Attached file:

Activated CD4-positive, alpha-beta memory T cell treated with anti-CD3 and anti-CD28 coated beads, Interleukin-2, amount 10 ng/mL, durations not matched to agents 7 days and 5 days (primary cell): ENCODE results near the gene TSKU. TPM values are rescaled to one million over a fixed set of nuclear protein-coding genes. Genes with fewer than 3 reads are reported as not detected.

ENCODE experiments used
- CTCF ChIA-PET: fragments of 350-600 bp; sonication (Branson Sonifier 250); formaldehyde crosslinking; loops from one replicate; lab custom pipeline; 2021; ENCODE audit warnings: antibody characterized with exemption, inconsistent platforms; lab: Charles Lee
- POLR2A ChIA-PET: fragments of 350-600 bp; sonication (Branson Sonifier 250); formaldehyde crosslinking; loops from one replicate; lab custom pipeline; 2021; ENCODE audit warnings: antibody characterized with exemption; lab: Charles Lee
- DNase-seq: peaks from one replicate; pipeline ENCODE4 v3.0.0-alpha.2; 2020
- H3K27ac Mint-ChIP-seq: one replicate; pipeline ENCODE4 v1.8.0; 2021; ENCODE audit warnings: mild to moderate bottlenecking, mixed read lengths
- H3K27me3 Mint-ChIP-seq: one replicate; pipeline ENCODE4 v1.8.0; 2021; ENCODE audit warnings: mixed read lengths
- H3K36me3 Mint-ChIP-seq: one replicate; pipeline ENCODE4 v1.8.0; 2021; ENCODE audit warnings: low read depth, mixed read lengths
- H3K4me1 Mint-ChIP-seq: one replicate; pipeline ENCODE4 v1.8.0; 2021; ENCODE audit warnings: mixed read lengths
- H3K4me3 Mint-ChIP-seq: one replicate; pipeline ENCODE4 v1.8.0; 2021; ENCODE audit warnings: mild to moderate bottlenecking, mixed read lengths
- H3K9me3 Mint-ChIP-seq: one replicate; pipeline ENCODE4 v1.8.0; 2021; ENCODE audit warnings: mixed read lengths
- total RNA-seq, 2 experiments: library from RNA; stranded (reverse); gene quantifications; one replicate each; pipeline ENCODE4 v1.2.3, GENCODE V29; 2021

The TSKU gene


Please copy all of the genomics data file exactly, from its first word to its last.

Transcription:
Activated CD4-positive, alpha-beta memory T cell treated with anti-CD3 and anti-CD28 coated beads, Interleukin-2, amount 10 ng/mL, durations not matched to agents 7 days and 5 days (primary cell): ENCODE results near the gene TSKU. TPM values are rescaled to one million over a fixed set of nuclear protein-coding genes. Genes with fewer than 3 reads are reported as not detected.

ENCODE experiments used
- CTCF ChIA-PET: fragments of 350-600 bp; sonication (Branson Sonifier 250); formaldehyde crosslinking; loops from one replicate; lab custom pipeline; 2021; ENCODE audit warnings: antibody characterized with exemption, inconsistent platforms; lab: Charles Lee
- POLR2A ChIA-PET: fragments of 350-600 bp; sonication (Branson Sonifier 250); formaldehyde crosslinking; loops from one replicate; lab custom pipeline; 2021; ENCODE audit warnings: antibody characterized with exemption; lab: Charles Lee
- DNase-seq: peaks from one replicate; pipeline ENCODE4 v3.0.0-alpha.2; 2020
- H3K27ac Mint-ChIP-seq: one replicate; pipeline ENCODE4 v1.8.0; 2021; ENCODE audit warnings: mild to moderate bottlenecking, mixed read lengths
- H3K27me3 Mint-ChIP-seq: one replicate; pipeline ENCODE4 v1.8.0; 2021; ENCODE audit warnings: mixed read lengths
- H3K36me3 Mint-ChIP-seq: one replicate; pipeline ENCODE4 v1.8.0; 2021; ENCODE audit warnings: low read depth, mixed read lengths
- H3K4me1 Mint-ChIP-seq: one replicate; pipeline ENCODE4 v1.8.0; 2021; ENCODE audit warnings: mixed read lengths
- H3K4me3 Mint-ChIP-seq: one replicate; pipeline ENCODE4 v1.8.0; 2021; ENCODE audit warnings: mild to moderate bottlenecking, mixed read lengths
- H3K9me3 Mint-ChIP-seq: one replicate; pipeline ENCODE4 v1.8.0; 2021; ENCODE audit warnings: mixed read lengths
- total RNA-seq, 2 experiments: library from RNA; stranded (reverse); gene quantifications; one replicate each; pipeline ENCODE4 v1.2.3, GENCODE V29; 2021

The TSKU gene